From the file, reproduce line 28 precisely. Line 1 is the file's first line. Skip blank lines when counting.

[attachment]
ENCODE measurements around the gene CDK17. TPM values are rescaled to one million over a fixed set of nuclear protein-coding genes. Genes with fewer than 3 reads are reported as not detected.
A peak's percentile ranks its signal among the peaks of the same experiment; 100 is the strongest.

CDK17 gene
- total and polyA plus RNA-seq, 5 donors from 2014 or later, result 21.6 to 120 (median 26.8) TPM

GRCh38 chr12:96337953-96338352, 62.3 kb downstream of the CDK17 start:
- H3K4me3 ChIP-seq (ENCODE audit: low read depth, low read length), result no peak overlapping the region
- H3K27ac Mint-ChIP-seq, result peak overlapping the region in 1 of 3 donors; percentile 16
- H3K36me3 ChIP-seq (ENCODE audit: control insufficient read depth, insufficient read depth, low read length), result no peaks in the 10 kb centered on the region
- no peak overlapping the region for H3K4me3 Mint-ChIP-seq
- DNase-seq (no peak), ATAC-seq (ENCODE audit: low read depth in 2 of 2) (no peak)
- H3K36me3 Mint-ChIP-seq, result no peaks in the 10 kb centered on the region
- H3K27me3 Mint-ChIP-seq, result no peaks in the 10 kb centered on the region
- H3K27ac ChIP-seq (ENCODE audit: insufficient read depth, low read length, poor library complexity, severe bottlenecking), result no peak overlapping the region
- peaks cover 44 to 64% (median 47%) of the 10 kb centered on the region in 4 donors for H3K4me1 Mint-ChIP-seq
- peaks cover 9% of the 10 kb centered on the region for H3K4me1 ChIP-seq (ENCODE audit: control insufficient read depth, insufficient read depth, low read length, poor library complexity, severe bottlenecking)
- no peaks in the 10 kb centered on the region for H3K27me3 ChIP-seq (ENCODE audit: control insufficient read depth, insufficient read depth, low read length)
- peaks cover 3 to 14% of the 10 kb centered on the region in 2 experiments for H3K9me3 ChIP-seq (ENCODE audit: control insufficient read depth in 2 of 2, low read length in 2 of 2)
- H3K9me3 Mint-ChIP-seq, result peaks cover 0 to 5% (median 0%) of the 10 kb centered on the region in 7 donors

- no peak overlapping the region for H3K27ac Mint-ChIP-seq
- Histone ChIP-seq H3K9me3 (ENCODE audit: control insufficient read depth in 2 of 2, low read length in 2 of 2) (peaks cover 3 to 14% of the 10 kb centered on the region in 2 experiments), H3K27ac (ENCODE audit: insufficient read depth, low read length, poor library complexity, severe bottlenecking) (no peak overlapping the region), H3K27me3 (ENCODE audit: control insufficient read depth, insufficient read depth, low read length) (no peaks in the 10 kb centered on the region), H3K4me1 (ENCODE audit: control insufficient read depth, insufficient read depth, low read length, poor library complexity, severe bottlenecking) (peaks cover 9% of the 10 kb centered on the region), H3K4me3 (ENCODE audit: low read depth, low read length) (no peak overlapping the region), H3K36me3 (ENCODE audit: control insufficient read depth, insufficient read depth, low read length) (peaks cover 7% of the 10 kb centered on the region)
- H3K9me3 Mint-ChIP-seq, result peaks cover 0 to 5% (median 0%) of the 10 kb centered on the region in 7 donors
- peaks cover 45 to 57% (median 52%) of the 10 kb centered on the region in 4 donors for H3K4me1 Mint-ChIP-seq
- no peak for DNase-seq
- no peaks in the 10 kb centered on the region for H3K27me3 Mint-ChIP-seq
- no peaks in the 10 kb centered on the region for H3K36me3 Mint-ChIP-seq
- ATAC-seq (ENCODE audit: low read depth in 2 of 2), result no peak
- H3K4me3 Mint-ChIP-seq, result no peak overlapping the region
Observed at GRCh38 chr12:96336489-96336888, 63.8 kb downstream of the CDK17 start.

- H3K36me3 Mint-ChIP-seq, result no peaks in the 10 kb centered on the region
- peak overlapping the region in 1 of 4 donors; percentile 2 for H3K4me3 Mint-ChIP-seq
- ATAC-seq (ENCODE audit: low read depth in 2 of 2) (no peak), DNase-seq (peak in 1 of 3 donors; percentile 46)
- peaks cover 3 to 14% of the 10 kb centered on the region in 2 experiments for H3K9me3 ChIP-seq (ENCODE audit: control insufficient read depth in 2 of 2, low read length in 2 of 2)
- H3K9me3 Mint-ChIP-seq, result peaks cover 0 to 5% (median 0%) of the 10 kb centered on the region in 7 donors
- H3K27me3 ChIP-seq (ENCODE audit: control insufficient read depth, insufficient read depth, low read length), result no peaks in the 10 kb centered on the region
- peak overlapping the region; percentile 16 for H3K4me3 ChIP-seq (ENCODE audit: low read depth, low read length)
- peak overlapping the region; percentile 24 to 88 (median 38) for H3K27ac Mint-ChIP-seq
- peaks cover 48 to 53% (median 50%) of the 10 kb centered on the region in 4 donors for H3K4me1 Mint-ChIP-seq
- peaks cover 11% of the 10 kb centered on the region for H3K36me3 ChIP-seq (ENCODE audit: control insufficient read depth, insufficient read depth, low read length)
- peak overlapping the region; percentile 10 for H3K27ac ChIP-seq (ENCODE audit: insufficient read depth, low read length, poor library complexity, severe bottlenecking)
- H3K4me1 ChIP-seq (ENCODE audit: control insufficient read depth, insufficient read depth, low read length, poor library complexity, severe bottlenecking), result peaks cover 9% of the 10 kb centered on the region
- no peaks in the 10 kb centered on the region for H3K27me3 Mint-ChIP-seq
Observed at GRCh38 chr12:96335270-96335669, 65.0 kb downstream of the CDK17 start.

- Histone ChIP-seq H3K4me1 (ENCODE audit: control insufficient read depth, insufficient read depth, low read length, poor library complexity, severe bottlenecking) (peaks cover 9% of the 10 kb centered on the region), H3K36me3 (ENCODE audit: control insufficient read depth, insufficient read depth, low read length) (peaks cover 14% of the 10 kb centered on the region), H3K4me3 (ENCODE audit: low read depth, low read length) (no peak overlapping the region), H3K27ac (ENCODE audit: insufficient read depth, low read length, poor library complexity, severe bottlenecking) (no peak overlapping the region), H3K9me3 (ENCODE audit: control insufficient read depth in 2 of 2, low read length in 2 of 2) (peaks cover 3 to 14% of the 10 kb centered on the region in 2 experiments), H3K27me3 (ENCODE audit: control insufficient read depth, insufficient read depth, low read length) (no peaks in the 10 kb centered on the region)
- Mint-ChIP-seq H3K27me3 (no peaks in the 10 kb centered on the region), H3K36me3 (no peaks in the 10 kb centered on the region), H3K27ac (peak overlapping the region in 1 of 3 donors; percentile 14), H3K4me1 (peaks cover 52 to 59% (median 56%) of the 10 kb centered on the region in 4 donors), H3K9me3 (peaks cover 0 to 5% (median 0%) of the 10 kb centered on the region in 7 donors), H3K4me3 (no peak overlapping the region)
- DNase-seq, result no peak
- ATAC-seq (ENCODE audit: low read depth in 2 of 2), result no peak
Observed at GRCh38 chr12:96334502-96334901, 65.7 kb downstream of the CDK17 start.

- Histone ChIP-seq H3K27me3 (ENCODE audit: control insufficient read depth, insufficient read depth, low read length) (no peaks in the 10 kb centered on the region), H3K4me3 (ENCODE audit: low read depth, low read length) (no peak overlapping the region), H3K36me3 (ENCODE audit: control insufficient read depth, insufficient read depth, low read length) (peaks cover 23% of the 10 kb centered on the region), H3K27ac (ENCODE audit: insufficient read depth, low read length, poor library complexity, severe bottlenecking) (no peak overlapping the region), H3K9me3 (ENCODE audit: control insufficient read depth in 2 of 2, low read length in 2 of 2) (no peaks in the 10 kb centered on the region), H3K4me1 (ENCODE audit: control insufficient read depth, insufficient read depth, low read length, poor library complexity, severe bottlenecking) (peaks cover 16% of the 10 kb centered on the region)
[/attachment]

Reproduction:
Observed at GRCh38 chr12:96336489-96336888, 63.8 kb downstream of the CDK17 start.